Improve the Landing Page
You also could call this the sign-up page. It’s the page that gives the course description. IMO, the landing page doesn’t give a lot of intel about what exactly you’re buying.
I would like to see on this page a list of what you learn/acquire for your money. I also think a one-minute video trailer, with clips from the class, would be great.
Most important, though, they need to add pictures of finished leggings!
Share Finished Leggings
So, you get to the end of the course, AND THERE ARE ZERO LEGGINGS PHOTOS! WHAT?!?
I know we all know what leggings look like, but photos are inspiring. If I were the Donahues, I would have images of humans of different sizes showing off M2M leggings. Heck, at this point, they probably could put out a call to people in the FB Group to share their finished leggings. I’d share my pics!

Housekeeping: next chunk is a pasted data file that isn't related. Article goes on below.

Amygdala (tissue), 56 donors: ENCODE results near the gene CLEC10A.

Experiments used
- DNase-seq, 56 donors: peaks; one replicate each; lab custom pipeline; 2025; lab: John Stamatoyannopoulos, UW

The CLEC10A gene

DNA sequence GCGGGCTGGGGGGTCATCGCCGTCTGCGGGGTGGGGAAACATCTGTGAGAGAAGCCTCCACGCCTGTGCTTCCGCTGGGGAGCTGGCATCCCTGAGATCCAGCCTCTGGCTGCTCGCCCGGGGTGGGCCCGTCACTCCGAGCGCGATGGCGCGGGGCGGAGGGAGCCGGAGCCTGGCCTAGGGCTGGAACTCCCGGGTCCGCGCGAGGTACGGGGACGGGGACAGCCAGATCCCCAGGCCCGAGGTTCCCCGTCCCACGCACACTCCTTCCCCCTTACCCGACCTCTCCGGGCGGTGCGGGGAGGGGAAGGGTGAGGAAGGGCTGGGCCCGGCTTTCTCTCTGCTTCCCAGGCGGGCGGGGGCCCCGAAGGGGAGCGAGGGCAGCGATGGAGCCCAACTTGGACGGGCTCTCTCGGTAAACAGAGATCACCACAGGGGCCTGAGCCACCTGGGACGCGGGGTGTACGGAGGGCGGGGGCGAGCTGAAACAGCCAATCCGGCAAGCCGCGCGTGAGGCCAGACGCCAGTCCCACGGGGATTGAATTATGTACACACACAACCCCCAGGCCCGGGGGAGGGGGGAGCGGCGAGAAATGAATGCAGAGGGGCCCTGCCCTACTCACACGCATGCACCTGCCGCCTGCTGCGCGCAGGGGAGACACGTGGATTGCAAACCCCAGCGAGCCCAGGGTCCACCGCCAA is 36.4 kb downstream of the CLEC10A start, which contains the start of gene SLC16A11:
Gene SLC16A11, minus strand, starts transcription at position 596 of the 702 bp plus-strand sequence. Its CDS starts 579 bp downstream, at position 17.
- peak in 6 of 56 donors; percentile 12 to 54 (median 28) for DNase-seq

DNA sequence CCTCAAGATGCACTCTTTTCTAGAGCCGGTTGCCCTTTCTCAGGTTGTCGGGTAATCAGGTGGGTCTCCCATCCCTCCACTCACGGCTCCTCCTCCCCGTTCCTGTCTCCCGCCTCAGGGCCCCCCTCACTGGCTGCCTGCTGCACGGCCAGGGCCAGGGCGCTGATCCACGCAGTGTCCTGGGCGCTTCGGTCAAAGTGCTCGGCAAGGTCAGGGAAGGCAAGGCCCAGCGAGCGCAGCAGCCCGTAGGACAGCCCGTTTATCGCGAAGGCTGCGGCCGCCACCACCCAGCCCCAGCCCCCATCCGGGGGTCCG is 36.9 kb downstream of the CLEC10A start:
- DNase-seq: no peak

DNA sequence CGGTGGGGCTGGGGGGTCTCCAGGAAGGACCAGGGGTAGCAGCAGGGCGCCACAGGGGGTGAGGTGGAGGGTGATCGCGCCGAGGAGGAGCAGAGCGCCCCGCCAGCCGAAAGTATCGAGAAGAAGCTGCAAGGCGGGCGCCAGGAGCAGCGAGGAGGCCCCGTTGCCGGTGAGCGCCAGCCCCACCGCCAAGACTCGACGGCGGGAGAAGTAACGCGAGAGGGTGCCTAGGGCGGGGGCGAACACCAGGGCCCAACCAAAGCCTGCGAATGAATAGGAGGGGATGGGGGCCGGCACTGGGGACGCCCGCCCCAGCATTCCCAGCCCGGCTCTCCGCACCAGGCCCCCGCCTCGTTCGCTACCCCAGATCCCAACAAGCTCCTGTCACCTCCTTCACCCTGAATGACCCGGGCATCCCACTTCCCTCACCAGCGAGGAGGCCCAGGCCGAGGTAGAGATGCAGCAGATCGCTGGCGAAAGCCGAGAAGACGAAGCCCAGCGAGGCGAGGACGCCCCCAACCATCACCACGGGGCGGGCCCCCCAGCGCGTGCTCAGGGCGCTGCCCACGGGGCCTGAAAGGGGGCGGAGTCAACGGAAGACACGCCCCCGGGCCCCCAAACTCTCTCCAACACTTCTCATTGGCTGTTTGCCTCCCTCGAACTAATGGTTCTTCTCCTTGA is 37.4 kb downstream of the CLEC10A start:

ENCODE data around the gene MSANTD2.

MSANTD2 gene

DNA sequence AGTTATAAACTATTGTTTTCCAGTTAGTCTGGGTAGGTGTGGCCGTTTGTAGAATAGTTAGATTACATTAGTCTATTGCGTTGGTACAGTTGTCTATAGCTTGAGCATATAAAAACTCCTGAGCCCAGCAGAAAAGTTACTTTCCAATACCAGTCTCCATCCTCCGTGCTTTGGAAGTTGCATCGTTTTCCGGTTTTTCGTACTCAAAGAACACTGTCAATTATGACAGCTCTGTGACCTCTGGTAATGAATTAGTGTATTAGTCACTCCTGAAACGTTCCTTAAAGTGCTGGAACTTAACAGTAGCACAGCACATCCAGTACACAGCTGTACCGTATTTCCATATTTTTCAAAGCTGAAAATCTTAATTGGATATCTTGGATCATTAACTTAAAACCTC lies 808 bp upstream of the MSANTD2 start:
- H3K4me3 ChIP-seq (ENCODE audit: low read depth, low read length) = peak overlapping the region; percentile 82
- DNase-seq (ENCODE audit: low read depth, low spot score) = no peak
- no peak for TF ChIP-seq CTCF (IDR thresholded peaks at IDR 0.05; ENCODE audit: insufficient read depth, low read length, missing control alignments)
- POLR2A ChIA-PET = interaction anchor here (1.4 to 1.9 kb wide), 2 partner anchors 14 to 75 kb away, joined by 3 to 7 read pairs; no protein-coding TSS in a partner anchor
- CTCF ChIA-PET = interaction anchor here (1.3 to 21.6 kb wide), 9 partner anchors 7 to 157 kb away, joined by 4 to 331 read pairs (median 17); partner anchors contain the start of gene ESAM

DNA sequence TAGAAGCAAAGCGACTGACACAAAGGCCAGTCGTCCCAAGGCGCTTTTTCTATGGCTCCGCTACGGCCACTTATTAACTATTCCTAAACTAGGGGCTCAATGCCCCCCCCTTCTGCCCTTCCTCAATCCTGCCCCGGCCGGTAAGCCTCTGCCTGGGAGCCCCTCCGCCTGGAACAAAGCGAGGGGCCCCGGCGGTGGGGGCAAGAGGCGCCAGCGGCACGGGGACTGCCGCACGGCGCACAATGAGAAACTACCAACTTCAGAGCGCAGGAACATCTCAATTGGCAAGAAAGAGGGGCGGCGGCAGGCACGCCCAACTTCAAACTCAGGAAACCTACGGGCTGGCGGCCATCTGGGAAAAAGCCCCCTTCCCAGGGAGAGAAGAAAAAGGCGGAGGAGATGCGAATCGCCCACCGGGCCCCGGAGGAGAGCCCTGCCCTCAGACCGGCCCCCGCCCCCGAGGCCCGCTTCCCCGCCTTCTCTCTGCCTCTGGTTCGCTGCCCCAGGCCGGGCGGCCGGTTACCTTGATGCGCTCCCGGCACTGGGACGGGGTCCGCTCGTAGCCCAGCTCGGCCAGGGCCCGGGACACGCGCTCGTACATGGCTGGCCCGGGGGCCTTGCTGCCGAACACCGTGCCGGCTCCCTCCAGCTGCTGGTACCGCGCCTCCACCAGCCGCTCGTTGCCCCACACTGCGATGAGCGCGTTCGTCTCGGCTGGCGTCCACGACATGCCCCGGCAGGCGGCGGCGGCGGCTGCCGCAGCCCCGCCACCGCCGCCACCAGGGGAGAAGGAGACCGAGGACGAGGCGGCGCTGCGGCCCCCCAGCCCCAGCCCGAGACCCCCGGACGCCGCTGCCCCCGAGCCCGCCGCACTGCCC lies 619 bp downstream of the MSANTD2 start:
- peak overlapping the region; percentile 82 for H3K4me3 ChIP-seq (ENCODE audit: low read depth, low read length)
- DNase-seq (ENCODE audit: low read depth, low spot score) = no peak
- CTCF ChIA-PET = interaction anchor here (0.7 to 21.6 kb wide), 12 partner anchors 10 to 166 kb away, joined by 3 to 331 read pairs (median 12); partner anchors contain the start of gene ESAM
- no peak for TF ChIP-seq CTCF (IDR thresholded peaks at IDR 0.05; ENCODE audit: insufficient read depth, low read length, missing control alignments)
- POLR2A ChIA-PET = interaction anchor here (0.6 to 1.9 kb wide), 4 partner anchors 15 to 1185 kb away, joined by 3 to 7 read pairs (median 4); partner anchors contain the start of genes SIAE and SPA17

On a similar note, the Donahues could ask for customer testimonials! #socialproof
(OK, I’ll stop thinking like a marketer now, LOL.)
Coach Zede’s Presentation
Zede is a fount of sewing knowledge. She’s also a fount of personality.
Her personality gets turned down when she reads lines. I know it’s important to make information clear, but I wish she would have put more content in her own words.
Really, though, none of these issues would keep you from making a nice-fitting pair of leggings.
I give the online Made-to-Measure leggings course my seal of approval. It’s a great value, especially when you join the Facebook Group and ask for feedback. Look for me over there if you join!
Over to you: What’s your experience with pattern drafting? What online sewing classes have earned YOUR seal of approval? And where do you stand in the great “Are leggings pants?” debate?
P.S. Here’s the previous post, ICYMI: Erin vs. The Seamstress Tag.
P.P.S. Here’s another time I made leggings (with mixed results): Becoming a (Manila) leggings person for Project #SewMyStyle.